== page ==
Population Health Management and the Science of Individuality

Population Health Management and the Science of Individuality

Anastasius Moumtzoglou (Hellenic Society for Quality and Safety in Healthcare, Greece, & P. & A. Kyriakou Children's Hospital, Greece) and Abraham Pouliakis (National and Kapodistrian University of Athens, Greece)
DOI: 10.4018/978-1-7998-1204-3.ch004
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This article espouses that population health management (PHM) has been a discipline which studies and facilitates care delivery across a group of individuals or the general population. In the context of population health management, the life science industry has had no motivation to design drugs or devices that are only effective for a distinct segment of the population. The major outgrowth of the science of individuality, as well as the rising ‘wiki medicine', fully recognizes the uniqueness of the individual. Cloud computing, Big Data and M-Health technologies offer the resources to deal with the shortcomings of the population health management approach, as they facilitate the propagation of the science of individuality.
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Public health' connotes a relatively narrow field with activities carried out by agencies granted with official functions. ‘Population health' a term with broader content, is related to a field relevant to the study of several important factors for health. As a result, it involves many terms, such as outcomes, disparities, determinants, and risk factors (Kindig, 2007).

Notwithstanding the term ‘population health’ combines the concepts of both health and population, every term has an essential meaning of its own. The population is related to a group of persons being organized into numerous different units of analysis. Similarly, the term health was defined negatively, i.e., the absence of disease. Nowadays, the modern understanding stresses the positive aspects as well, and health is considered to be related to all life issues. Summarizing, today it is debated whether population health and public health are different or identical. Nevertheless, population health is defined as health outcomes and their distribution in a population (Kindig, 2007).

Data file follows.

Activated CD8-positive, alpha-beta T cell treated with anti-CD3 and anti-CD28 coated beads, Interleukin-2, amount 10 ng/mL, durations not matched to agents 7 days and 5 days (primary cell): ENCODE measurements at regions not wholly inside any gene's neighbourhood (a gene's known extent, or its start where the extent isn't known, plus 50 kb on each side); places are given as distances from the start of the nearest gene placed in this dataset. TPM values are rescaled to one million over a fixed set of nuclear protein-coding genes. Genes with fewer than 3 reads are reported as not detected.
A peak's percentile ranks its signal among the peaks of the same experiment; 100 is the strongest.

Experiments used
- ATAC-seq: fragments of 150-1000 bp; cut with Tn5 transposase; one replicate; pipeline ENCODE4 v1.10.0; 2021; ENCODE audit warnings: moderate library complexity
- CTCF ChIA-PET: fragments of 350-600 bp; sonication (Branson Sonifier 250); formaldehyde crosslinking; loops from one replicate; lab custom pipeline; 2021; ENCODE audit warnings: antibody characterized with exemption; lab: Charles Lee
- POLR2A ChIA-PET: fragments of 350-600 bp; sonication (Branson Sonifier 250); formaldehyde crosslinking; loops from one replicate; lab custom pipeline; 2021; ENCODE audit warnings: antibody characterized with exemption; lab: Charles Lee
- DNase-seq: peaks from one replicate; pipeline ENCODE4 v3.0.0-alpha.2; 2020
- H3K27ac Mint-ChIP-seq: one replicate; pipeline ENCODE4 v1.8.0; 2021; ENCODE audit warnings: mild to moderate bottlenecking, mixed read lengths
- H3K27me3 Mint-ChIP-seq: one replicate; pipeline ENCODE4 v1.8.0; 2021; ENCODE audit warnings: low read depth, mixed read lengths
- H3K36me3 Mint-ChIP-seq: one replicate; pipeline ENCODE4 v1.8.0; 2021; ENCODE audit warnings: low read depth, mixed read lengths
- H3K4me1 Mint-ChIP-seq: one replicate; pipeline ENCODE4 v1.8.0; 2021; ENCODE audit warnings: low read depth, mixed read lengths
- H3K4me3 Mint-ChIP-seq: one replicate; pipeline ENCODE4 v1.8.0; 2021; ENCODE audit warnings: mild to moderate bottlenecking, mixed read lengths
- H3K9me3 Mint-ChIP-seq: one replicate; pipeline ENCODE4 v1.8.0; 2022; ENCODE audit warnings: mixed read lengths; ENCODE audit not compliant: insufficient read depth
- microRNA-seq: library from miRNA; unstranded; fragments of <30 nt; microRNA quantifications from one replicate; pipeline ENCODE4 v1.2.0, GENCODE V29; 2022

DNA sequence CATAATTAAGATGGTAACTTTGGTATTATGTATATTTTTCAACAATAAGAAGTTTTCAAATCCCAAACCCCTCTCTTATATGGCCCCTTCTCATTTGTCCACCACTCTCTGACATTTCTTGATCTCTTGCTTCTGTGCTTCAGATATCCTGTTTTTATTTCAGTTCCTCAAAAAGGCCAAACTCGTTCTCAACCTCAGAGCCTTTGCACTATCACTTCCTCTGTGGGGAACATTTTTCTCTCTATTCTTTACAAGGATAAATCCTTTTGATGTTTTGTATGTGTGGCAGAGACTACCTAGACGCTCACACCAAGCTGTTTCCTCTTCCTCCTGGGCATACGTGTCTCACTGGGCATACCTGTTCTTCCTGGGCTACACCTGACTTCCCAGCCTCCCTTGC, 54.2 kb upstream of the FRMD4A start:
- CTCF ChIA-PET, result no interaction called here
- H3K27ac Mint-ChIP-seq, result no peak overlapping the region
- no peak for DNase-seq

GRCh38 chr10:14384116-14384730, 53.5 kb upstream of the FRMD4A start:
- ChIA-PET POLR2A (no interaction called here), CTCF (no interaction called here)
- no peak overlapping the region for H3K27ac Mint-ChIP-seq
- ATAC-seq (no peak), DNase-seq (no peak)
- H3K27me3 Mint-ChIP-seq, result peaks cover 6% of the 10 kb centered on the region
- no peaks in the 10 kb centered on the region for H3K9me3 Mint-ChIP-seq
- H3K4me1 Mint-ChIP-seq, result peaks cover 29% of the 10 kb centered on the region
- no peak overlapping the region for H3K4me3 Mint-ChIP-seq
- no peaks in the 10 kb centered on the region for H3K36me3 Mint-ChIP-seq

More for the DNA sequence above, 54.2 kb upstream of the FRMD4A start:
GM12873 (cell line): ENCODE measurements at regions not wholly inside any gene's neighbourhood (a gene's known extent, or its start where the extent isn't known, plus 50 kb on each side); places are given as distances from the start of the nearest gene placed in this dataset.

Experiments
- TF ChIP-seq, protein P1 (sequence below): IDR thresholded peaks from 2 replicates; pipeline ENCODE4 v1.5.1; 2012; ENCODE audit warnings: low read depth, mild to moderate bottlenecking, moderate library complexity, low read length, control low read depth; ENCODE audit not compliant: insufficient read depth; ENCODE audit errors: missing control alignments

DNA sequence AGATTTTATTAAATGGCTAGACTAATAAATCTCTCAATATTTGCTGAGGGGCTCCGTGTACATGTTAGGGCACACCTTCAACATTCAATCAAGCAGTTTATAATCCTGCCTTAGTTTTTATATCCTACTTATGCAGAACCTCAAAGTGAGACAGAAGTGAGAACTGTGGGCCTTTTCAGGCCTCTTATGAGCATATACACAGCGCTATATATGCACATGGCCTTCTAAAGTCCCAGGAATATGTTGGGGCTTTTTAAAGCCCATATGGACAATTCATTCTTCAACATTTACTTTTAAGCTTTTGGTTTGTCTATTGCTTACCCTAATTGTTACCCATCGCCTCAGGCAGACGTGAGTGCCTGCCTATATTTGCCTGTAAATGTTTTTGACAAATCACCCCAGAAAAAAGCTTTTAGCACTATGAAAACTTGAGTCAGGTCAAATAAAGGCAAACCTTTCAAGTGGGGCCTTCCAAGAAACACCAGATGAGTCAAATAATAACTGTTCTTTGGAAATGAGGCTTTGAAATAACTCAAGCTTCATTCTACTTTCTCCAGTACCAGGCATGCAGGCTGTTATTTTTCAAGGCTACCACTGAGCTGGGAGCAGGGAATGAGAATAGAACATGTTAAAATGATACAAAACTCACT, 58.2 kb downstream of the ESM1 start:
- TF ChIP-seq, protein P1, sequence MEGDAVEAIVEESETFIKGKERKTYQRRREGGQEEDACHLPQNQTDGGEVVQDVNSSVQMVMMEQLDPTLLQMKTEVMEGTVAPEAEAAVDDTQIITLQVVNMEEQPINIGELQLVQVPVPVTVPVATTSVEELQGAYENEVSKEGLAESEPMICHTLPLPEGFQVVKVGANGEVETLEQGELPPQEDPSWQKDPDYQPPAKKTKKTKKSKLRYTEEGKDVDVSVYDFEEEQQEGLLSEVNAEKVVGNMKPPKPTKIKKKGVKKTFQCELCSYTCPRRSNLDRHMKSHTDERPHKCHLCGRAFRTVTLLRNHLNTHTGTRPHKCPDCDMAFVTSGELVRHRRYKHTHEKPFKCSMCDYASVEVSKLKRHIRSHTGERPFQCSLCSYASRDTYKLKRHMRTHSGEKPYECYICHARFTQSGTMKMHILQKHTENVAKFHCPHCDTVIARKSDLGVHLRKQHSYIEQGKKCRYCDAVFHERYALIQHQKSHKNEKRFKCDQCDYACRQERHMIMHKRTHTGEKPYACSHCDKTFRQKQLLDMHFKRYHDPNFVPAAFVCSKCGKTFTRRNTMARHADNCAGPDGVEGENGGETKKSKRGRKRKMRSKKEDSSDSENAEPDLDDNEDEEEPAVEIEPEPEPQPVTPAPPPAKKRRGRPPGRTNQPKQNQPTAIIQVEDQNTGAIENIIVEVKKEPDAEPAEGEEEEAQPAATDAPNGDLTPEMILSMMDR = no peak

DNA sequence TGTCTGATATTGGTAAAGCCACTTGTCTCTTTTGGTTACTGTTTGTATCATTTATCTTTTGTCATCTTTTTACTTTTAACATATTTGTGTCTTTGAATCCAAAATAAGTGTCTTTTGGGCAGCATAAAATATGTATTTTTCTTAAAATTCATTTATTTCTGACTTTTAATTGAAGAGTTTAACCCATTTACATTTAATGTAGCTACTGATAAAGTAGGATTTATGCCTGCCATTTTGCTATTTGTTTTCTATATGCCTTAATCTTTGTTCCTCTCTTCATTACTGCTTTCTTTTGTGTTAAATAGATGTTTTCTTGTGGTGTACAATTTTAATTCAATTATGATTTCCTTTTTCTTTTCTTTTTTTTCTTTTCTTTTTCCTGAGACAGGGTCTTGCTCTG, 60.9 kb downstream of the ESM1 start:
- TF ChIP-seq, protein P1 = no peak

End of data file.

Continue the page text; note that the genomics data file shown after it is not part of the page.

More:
Population health management (PHM) has been defined as ‘the technical field of endeavor which utilizes a variety of individual, organizational and cultural interventions to help improve the morbidity patterns (i.e., the illness and injury burden) and the health care use behavior of defined populations (Hillman, 2002). It is differentiated from disease management because it includes (Howe & Spence, 2004):

  • More chronic conditions and diseases.

  • Uses a single point of contact and coordination and predictive modeling across multiple clinical conditions.

Moreover, PHM is considered a broader term than disease management, as it includes (Coughlin, Pope, & Leedle(Jr), 2006):

  • Intensive care management for individuals at the highest level of risk.

  • Personal health management for those at lower levels of predicted health risk.

At the provider level, there are three highlighted components (Care Continuum Alliance, 2012):

  • The leadership and the central care delivery role of the primary care physician.

  • The critical importance of patient activation.

  • The capacity expansion of care coordination.

In this context, to successfully achieve all of these requirements, an organization should provide proactive, preventive and chronic care services to all managed patients. Additionally, this should take place both during encounters of patients with the healthcare system and in between. Therefore, providers should maintain regular contact with their patients and support them in the management of their health. Additionally, providers must manage patients at high risk, to prevent the deterioration of their health and avoid the development of complications. Finally, evidence-based protocols for the diagnosis and treatment of patients, consistently and cost-effectively, are also required if for a provider-based PHM approach is followed.

The Federal Agency for Healthcare Research and Quality (AHRQ) developed the concept of 'practice-based population health' (PBPH) and defined it as “an approach to care that uses information on a group of patients within a primary care practice or group of practices to improve the care and clinical outcomes of patients within that practice.’ (Cusack, Knudson, Kronstadt, Singer, & Brown, 2010).

Obviously, the implementation of health IT is among the essential components and requirements for planning and implementing PHM. The adoption of Electronic Health Records is just the first step toward the creation of the requisite infrastructure. However, a wide range of other IT applications to automate PHM, track results and engage the patients in their health care is required. Additionally, IT systems should repeatedly be evaluated because of rapid technological changes, new government regulations and new approaches to patient management (Moumtzoglou & Pouliakis, 2015).

AHRQ recommends health IT tools for the stratification and monitoring of populations, as follows:

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